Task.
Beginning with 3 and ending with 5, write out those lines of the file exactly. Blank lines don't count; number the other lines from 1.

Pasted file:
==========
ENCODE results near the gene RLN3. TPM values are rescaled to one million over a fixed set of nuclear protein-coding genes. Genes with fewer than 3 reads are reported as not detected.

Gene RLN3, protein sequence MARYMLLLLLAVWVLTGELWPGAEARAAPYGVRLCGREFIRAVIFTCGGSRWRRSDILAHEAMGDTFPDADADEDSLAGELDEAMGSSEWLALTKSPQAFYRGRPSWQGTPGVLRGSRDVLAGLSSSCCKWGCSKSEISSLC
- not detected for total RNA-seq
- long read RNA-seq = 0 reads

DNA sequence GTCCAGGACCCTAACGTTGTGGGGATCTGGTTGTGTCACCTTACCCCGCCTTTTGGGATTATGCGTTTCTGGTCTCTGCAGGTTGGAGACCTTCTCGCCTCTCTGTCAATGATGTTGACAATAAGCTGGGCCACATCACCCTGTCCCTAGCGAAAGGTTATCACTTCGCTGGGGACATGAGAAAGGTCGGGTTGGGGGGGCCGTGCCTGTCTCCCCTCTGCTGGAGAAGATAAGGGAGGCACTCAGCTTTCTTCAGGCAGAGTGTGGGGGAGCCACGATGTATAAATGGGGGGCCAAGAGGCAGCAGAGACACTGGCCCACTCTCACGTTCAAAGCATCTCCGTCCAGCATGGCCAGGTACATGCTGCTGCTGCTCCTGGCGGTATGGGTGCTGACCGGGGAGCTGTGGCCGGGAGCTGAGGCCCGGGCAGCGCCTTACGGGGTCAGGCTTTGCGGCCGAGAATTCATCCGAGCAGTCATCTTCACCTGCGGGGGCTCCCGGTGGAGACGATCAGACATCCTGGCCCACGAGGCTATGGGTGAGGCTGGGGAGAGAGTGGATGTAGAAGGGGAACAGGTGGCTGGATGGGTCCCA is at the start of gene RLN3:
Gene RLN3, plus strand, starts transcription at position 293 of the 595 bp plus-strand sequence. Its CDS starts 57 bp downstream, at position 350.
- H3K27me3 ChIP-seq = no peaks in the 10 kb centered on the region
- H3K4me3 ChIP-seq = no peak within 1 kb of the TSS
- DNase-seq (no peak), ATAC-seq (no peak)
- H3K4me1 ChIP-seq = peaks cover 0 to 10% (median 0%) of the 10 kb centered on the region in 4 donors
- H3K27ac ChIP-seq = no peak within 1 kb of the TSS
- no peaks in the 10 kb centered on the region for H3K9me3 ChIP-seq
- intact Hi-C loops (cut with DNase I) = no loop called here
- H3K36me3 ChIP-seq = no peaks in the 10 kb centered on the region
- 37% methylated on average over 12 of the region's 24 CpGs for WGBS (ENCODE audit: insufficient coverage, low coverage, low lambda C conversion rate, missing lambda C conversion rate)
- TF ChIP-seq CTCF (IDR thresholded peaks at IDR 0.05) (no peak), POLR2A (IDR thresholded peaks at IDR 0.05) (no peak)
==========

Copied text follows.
- not detected for total RNA-seq
- long read RNA-seq = 0 reads

DNA sequence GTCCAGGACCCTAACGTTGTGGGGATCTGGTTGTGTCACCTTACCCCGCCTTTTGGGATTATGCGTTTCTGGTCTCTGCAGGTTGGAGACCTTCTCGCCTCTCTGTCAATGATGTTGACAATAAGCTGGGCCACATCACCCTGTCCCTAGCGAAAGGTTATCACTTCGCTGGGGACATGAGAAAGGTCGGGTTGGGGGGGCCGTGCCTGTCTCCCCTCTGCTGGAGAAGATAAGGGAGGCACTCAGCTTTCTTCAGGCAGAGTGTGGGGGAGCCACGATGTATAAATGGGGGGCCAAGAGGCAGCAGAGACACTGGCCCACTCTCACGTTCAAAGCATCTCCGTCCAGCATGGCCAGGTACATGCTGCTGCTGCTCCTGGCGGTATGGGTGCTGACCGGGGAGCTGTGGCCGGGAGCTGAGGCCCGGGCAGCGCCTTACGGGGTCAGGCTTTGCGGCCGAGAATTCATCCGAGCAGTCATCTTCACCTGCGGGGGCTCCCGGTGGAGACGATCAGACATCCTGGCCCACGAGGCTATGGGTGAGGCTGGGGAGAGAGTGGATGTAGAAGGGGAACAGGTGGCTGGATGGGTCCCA is at the start of gene RLN3: